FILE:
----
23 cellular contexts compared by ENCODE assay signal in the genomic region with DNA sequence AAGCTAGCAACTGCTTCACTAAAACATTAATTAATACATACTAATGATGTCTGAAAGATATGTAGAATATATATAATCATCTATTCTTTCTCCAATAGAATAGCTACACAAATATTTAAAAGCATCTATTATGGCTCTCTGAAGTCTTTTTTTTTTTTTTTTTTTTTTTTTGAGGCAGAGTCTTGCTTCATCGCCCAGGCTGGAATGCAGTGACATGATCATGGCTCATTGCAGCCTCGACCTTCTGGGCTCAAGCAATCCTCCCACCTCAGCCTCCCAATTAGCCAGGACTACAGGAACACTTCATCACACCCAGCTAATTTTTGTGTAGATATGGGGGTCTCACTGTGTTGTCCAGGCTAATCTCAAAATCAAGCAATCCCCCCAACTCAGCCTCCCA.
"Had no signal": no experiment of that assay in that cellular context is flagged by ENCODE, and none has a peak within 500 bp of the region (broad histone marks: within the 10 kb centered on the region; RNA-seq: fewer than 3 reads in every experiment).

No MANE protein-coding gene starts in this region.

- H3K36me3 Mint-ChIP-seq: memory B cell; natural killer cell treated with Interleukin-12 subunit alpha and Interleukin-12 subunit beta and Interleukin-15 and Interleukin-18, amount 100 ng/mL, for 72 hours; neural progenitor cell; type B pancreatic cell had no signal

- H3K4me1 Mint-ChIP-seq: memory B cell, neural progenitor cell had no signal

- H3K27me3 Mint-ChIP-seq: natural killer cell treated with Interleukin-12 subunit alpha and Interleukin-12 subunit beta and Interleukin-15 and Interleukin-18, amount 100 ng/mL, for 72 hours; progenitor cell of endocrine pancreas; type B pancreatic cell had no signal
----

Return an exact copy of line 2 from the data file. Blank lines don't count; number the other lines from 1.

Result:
"Had no signal": no experiment of that assay in that cellular context is flagged by ENCODE, and none has a peak within 500 bp of the region (broad histone marks: within the 10 kb centered on the region; RNA-seq: fewer than 3 reads in every experiment).